Sometimes, Nice Guys Can Finish First

By Tony McClean
Updated: November 8, 2006

Seneca Wallace

Seneca Wallace

Ron Washington

Ron Washington

NEW HAVEN, Ct. — Amidst the ever swirling black clouds in the sports world, sometimes there can be some light at the end of the tunnel and not a gorilla with a flashlight.

This past Monday was one of those days that lets us know that at times, good guys can indeed finish first. The two men I speak of in particular are Seattle Seahawk quarterback Seneca Wallace and Texas Ranger manager Ron Washington.

While both men are on opposite ends of the sports spectrum, they both also represent a small part of the “old school-new school” differences in today’s modern sport scene.

In many ways, it’s still significant to see African-American quarterbacks and managers being given a chance to show their wares. It’s also very refreshing that the accomplishments of Wallace and Washington can be widely seen as welcome changes.

Wallace’s story is similar to the plight of many African-Americans athletes who have strived to become a quarterback on either the collegiate or professional level.

Originally recruited as a defensive back by Oregon State, The Sacramento (Ca.) native was a JUCO All-American at Sacramento Junior College in 2000 where he passed for nearly 4,000 yards and 22 touchdowns as a sophomore.

A year later, Wallace joined Iowa State University and was named the Big 12’s Newcomer Of The Year. At the end of his career with the Cyclones, Wallace threw for over 5,000 yards and was a two-time All-Big 12 selection.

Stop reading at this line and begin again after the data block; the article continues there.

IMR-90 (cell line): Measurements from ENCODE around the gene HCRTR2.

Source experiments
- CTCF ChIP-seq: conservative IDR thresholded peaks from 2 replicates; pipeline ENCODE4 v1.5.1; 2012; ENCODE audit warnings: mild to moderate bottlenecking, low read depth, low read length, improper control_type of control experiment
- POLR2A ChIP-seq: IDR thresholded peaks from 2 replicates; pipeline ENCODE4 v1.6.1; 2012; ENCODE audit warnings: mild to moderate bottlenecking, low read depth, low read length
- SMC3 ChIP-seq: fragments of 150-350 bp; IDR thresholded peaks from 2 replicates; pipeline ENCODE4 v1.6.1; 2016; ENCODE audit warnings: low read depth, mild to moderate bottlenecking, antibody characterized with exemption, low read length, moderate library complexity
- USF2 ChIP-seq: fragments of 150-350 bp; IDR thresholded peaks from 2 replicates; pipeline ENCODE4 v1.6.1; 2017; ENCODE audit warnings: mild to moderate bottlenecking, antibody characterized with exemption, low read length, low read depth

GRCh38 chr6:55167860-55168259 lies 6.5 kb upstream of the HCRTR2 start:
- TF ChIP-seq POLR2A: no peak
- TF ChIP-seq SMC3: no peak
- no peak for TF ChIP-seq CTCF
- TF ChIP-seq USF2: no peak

He was picked by the Seahawks in the fourth round (110th overall) of the 2003 NFL Draft. The 5-foot-11 Wallace has gone from making the team as a third-stringer that season to becoming the team’s starter following Matt Hasselbeck’s injury.

While Wallace may only be a temporary starter for now, he’s more than shown that he can do the job. In his first start on October 29, Wallace threw three touchdown passes in a close loss to Kansas City.

In Monday night’s win against the Raiders, Wallace added another scoring pass while also running for 49 yards on the ground. The win kept the Seahawks in first place in the NFC West.

Earlier that same day, Ron Washington was named the newest manager of the Texas Rangers. The 54-year-old Washington, who has served as a coach with the Oakland A’s over the last 11 years, is one of those baseball lifers who has finally gotten his first shot at running the show.

One of the last players to come out of the old Kansas City Royals Baseball Academy, Washington has nearly three decades of professional baseball experience.

The former infielder spent all or parts of 10 seasons in the Major Leagues with five different organizations including Minnesota, Baltimore, Houston, Cleveland, and the Los Angeles Dodgers.

Prior to his years with Oakland, Washington spent four years in the New York Mets farm system — two years as a Triple-A coach for the Tidewater Tides and two as a Class A manager with the Columbia Bombers of the South Atlantic League.

Ironically, the naming of Washington as Texas’ new skipper is somewhat similar to the Mets hiring of Willie Randolph. The theme is very identical: a longtime baseball man finally being given the chance to prove himself.

What Washington may have working for him is that he inherits a somewhat better team in Arlington (80-82 last year) than Willie did in New York (71-91 in 2004) when he took over from Art Howe in 2005.

“This means a lot to me,” Washington told “It means I’ve come full circle. I’ve been a player, a Minor League coach, a Minor League manager, a big-league coach and had a chance to influence a lot of baseball people along the way. Now I have a chance to influence a whole organization. It doesn’t get any better than that.”

While both of their plights appear to be headed in different directions, the roads paved by both Wallace and Washington will hopefully lead to even more chances for other qualified African-Americans in sports down the road.

Yup, sometimes nice guys can really finish first.